Dieses Buch ist wunderschön! Ich habe mich sehr gefreut, als dieses große und farbenfrohe Werk bei mir ankam. Es enthält die Gedanken vieler unterschiedlicher Autoren, Zitate berühmter Schriftsteller, detailreiche Karten der Vergangenheit von Orten auf der Erde und von Orten der Fantasie. Und es lädt ein, tiefer in den Entstehungsprozess von Romanen, Filmen und weiteren Geschichtsträgern einzusteigen.

Wie gehen einige Autoren vor, um ihre Geschichten plausibel zu gestalten? Hilft eine Verortung der Handlung, um die Geschichte erlebbarer zu machen? Ist es als Schriftsteller einfacher sich dem Schaffensprozess hinzugeben, wenn zuerst eine Karte des Handlungsortes existiert? Welche Gefühlswelten erschaffen authentisch anmutende Karten? Diese und viele weitere Fragen klären der Herausgeber Huw Lewis-Jones (promovierter Historiker und preisgekrönter Autor) und Autoren wie Philipp Pullmann (u. a. „Der goldene Kompass“), David Mitchell (u. a. „Der Wolkenatlas“), Helen Moss (u. a. „Adventure Island“), Cressida Cowell (u. a. „Drachenzähmen leicht gemacht“), Miraphora Mina (u. a. Grafikdesignerin für die „Harry Potter“-Filme), Daniel Reeve (u. a. Kartograf für die Karte von „Mittelerde“ aus „Der Herr der Ringe“ oder „Der Hobbit“) und viele weitere spannenden Persönlichkeiten.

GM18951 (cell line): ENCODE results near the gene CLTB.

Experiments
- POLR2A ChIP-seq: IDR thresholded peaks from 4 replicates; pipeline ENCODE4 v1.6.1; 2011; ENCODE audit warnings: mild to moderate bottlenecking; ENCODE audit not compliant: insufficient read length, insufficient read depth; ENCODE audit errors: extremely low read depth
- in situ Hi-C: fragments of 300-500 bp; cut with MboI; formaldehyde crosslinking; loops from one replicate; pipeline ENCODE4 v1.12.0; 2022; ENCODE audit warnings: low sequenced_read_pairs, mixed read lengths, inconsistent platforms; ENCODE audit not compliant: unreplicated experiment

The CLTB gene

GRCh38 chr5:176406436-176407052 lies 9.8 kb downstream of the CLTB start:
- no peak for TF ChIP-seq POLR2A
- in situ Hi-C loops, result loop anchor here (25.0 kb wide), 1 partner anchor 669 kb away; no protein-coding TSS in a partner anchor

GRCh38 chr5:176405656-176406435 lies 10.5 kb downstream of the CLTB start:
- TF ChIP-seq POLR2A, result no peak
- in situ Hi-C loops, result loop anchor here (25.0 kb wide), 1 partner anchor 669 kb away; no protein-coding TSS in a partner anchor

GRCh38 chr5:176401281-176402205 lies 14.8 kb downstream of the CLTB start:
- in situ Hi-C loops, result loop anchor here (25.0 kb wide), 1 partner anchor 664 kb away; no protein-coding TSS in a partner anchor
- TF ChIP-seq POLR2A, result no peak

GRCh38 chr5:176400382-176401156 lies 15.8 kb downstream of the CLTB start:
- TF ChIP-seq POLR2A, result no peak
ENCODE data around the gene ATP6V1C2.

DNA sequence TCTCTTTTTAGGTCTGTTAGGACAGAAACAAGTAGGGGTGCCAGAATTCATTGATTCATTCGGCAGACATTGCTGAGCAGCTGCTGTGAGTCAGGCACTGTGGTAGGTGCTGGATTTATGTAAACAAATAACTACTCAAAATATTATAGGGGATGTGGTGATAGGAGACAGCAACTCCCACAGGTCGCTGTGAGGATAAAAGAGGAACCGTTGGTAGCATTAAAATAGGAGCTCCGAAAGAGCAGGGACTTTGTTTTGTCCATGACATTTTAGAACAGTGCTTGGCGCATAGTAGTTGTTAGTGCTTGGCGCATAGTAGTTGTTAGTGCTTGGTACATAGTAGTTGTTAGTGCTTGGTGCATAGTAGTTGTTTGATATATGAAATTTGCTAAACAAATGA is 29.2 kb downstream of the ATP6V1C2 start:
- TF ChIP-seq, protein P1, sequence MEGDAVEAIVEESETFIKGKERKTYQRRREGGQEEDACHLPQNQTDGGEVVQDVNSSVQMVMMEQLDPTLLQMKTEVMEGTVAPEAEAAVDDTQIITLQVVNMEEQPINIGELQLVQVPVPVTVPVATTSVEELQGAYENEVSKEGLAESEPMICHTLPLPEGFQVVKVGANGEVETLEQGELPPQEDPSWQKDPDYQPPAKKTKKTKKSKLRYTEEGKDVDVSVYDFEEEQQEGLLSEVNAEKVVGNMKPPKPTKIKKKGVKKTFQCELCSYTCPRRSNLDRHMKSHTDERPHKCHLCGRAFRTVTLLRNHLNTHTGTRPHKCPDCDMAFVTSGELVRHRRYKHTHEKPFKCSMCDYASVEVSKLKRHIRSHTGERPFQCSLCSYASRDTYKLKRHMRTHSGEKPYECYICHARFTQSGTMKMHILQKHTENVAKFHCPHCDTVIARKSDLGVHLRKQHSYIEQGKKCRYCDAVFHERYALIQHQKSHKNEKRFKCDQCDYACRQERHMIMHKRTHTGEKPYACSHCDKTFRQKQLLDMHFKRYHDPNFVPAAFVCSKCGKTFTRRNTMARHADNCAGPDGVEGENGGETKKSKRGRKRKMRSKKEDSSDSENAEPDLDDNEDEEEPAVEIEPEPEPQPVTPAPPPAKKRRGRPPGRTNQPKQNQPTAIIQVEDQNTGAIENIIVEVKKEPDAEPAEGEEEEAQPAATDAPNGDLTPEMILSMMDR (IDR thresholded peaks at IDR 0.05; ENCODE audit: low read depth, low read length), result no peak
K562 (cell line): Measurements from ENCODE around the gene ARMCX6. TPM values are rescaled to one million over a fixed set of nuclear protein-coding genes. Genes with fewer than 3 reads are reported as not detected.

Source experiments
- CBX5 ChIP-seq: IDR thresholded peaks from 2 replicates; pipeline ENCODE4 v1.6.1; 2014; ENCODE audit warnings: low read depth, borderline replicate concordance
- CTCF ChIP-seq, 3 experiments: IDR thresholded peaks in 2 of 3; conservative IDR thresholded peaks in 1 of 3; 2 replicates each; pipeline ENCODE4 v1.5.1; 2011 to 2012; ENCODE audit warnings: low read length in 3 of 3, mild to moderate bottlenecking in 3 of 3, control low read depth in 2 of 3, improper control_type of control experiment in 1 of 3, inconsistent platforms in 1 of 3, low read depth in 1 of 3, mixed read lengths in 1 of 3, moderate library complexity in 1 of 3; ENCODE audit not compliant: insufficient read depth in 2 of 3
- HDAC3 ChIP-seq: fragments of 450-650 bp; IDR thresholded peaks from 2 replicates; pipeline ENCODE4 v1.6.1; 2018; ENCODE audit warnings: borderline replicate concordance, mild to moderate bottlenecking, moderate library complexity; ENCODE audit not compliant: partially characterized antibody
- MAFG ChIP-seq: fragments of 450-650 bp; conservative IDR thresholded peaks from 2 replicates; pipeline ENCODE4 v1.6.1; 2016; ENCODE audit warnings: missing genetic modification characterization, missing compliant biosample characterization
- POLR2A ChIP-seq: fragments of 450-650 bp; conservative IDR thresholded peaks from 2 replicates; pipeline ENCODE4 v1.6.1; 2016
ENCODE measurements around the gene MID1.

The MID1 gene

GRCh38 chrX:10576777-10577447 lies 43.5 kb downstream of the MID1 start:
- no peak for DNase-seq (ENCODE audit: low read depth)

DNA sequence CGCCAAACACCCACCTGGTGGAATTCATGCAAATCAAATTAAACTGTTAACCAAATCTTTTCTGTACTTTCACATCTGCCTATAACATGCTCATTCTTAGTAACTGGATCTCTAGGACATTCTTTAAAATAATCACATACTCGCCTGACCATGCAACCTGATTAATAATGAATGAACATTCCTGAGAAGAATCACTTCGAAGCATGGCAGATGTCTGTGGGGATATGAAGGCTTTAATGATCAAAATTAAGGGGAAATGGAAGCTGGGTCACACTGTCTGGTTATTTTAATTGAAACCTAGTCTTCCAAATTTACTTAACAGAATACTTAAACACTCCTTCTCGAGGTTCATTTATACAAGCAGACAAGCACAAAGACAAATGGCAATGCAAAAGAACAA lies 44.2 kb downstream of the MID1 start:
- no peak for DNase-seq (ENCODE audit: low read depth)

Der Inhalt von „Verrückt nach Karten“ setzt sich auf 256 Seiten voller Anekdoten der Autoren und vielen grundverschiedenen Karten aus einem Prolog, vier Teilen („Täuschend echt“, „Literarische Karten“, „Karten erstellen“ und „Karten lesen“) und einem Epilog zusammen. Dabei erhält jeder Autor sozusagen eine persönliches Kapitel, in dem er ein Hauptthema wählt (natürlich immer in Bezug auf Karten, Fantasie, Fantasiewelten, etc.), das erklärt, wie er oder sie zu Karten steht, wie die Faszination diesbezüglich ausbrach und welche Bedeutung bestimmte Karten in ihrem oder seinem Leben für den eigenen Werdegang hatten.

Oft genannte und ebenfalls gezeigte Beispiele sind „Mittelerde“, „Die Schatzinsel“, „Narnia“, „Der Hundert-Morgen-Wald“ oder auch die Welt von „Game of Thrones“. Aber auch Expeditionskarten, historische Karten der damaligen Weltanschauung und religiöse Veranschaulichungen von Karten (z. B. die Pergamentkarte von Botticelli, auf der er die neun Kreise der Hölle nach Dantes „Göttlicher Komödie“ darstellte) sind großflächig in diesem wunderbaren Werk abgebildet. Dies ist nur eine genannte Auswahl.

Ich bin sehr glücklich ein Exemplar dieser Ideen- und Kartensammlung in meinem Regal zu wissen. Ist es für mich doch eine Quelle der Inspiration und eine Hommage an die Karten dieser und erdachter Welten, die schon in meiner Kindheit meine junge Fantasie beflügelten und mich an Orte brachten, die mir Spannung, Spaß und Abenteuer versprachen.
Profile Image for Nostalgia Reader.
792 reviews63 followers
December 5, 2018